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Having 'more cameras than the Truman Show' does not mean they can be used to enforce traffic offences says Canterbury City councillor


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A council has vented its frustrations with the government over a lack of traffic enforcement despite having “more cameras than the Truman Show”.

Canterbury City councillors were discussing installing cameras at a pedestrianised area in Herne Bay which is currently controlled by swinging gates.

A city councillor said it sometimes felt the area had more cameras than the Truman Show, the 1998 film starring Jim Carey, pictured
A city councillor said it sometimes felt the area had more cameras than the Truman Show, the 1998 film starring Jim Carey, pictured

The gates at either end of Mortimer Street and William Street can’t be locked shut due to the emergency services.

This has led to abuse by car drivers who open the gates and ignore the pedestrianised area.

However, while councillors wanted to install cameras on the streets, they were frustrated as under current law local authorities don’t have the power yet to enforce any traffic offences.

Currently only the police can enforce moving traffic offences, such as stopping in yellow boxes, and not councils.

Cllr Ashley Clark said cameras were needed on the streets and also criticised the government for a lack of action.

Councillors were discussing installing cameras in Mortimer Street, Herne Bay. Picture: Chris Davey
Councillors were discussing installing cameras in Mortimer Street, Herne Bay. Picture: Chris Davey

“It’s an area where the government haven’t caught up with the reality of the situation," he said.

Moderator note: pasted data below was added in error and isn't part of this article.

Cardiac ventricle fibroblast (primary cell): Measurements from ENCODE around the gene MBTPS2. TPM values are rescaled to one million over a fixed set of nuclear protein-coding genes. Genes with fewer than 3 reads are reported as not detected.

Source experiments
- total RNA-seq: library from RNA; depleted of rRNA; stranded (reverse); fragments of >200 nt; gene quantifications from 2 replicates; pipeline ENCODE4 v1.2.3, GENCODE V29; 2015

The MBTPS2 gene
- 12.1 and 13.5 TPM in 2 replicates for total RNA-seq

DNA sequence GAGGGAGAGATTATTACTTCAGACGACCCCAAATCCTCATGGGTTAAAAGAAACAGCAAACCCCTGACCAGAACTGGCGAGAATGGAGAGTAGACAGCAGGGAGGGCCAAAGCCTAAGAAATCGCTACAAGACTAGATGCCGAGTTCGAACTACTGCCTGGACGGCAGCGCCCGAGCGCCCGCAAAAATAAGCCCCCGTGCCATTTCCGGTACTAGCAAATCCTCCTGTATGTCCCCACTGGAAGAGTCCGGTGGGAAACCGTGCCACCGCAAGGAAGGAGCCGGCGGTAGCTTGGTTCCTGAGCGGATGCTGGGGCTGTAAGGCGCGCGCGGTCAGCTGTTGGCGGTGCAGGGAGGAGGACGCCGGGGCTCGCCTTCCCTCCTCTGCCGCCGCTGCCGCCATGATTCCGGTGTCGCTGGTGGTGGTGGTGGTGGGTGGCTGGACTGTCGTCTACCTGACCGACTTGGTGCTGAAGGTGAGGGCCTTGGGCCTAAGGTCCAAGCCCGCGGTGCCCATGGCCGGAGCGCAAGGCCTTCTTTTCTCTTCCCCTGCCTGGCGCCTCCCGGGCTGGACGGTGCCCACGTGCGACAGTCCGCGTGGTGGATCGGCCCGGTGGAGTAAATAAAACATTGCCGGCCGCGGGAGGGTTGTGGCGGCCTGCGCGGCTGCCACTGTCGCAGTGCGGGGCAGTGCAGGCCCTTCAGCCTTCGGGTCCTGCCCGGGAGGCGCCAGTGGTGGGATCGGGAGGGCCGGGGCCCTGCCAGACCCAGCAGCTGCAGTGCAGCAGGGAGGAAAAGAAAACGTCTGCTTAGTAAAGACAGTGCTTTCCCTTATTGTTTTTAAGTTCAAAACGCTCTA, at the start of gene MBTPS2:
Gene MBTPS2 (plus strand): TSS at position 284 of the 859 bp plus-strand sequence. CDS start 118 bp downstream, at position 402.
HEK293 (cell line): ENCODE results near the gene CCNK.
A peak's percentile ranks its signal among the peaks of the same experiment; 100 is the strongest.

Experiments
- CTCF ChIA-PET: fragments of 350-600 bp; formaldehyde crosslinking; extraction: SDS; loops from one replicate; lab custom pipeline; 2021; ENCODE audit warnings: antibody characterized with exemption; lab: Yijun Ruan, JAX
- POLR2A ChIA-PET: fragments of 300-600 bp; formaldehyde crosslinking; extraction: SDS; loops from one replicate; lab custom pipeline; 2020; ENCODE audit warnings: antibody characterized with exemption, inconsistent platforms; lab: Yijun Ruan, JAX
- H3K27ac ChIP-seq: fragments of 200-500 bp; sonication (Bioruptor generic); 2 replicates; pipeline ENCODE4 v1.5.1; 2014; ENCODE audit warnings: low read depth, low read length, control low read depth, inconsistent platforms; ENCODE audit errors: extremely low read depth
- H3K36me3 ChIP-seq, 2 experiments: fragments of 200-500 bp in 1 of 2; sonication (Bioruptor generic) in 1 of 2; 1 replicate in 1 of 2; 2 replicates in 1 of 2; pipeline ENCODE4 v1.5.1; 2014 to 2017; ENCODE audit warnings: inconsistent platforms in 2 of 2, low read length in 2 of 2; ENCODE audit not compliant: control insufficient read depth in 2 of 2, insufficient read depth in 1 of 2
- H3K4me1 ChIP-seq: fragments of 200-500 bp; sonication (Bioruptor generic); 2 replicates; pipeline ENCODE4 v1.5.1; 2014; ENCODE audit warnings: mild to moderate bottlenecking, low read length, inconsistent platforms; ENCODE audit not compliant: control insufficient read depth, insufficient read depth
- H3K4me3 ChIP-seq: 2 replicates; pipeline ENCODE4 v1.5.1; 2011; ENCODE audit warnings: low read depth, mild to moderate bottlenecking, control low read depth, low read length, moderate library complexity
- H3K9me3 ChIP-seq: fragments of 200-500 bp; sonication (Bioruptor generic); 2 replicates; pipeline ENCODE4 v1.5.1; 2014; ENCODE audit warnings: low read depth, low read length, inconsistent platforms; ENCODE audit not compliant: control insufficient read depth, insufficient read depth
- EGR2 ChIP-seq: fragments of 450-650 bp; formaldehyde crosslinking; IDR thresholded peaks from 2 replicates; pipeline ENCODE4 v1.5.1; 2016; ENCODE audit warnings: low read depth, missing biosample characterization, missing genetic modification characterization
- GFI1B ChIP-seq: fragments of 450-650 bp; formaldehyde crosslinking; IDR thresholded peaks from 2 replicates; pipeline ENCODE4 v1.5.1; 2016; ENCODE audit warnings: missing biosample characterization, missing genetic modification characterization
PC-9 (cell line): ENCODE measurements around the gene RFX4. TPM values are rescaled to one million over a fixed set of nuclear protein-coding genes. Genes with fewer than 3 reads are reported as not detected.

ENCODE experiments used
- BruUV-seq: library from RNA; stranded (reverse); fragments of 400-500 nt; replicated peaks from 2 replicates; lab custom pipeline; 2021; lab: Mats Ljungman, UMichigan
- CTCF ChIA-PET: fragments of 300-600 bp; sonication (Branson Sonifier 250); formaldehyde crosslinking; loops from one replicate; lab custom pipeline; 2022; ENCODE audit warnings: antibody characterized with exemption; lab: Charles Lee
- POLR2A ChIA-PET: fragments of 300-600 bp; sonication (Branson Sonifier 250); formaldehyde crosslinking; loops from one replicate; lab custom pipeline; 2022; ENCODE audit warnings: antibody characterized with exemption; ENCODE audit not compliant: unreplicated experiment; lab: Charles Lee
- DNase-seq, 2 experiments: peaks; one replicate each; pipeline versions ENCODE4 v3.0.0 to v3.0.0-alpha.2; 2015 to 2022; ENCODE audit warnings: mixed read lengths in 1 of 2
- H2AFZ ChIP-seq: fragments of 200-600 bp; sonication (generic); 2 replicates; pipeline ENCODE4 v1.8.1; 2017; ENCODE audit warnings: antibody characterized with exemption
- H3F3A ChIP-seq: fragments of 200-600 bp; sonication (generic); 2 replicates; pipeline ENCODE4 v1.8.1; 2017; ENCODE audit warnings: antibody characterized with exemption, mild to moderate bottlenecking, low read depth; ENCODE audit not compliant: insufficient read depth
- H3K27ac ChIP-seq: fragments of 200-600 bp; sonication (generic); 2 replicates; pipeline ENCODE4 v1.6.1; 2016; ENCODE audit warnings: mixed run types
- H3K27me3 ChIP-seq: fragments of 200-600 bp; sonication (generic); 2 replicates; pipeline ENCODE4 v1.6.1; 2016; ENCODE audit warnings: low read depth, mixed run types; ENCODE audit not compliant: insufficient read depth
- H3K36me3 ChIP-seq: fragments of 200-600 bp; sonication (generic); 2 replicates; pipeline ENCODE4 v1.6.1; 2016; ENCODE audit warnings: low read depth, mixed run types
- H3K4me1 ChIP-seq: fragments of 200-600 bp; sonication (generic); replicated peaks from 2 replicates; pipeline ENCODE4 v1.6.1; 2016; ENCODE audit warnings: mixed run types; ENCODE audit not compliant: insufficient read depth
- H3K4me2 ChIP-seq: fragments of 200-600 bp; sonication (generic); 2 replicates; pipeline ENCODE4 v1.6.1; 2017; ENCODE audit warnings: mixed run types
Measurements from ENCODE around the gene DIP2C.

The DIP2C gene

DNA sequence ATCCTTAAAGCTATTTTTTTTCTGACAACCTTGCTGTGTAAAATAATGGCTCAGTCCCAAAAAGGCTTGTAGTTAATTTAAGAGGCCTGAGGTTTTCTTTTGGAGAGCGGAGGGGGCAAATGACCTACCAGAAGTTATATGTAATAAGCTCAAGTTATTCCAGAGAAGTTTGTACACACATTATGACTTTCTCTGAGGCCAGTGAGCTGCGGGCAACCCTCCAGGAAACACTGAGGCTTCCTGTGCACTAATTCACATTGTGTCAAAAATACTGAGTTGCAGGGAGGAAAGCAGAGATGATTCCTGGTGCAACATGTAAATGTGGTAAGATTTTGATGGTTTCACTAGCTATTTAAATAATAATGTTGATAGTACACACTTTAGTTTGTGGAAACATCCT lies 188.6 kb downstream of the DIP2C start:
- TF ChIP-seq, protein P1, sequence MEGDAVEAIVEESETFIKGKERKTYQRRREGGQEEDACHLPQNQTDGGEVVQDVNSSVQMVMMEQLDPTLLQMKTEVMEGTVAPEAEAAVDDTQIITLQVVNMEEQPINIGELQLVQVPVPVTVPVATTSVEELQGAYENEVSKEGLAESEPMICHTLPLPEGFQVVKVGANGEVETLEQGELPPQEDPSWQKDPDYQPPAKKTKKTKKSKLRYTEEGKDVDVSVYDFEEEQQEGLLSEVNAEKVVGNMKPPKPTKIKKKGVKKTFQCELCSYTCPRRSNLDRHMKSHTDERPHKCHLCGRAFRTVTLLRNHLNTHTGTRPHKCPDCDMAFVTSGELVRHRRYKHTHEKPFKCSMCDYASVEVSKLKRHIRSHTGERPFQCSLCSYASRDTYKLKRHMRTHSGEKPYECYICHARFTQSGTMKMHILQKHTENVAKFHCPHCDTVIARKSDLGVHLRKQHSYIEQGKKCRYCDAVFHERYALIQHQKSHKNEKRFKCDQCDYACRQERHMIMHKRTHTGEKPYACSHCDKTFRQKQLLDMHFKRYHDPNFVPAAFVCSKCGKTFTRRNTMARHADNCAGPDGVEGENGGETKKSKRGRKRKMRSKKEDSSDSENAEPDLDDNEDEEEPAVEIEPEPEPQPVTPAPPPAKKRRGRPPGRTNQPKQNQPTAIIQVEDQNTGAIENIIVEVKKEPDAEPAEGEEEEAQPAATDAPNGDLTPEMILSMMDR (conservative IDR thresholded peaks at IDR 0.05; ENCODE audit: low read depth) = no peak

"Recently I drafted a letter with the chief executive, Colin Carmichael, and sent it to the government with a view of changing things on cameras around school entrances.

“What we notice is when our wardens turn up, like pigeons, all the offenders fly away. As soon as the wardens are not there, the offenders are back again. Having cameras means they can’t do that”.

The Department for Transport has said it is trying to pass a law which would give councils power to enforce traffic laws but not until sometime in the autumn.

Cllr Neil Baker said: “It feels sometimes like we have more cameras than on the Truman show. But we are limited to what we can use them for, because the government hasn't quite caught up.”

Tankerton councillor Neil Baker
Tankerton councillor Neil Baker

The council also considered installing rising bollards, like those in Canterbury City centre, however Kent County Council has not supported this.

Transportation team leader Ruth Goudie said: “The pedestrian zone has existed for nearly 30 years and it has always suffered from non-compliance.

“Because they’re not locked when closed members of the public have found they can open them and it leaves the pedestrian zone vulnerable. It also costs us a lot of money for Serco to open them”.

The Truman Show, a 1998 film starring Jim Carey, takes place on a large set populated by actors where there every move is caught on camera.

Canterbury City Council’s joint transport board met on Tuesday, September 21.

Read more: All the latest news from Herne Bay

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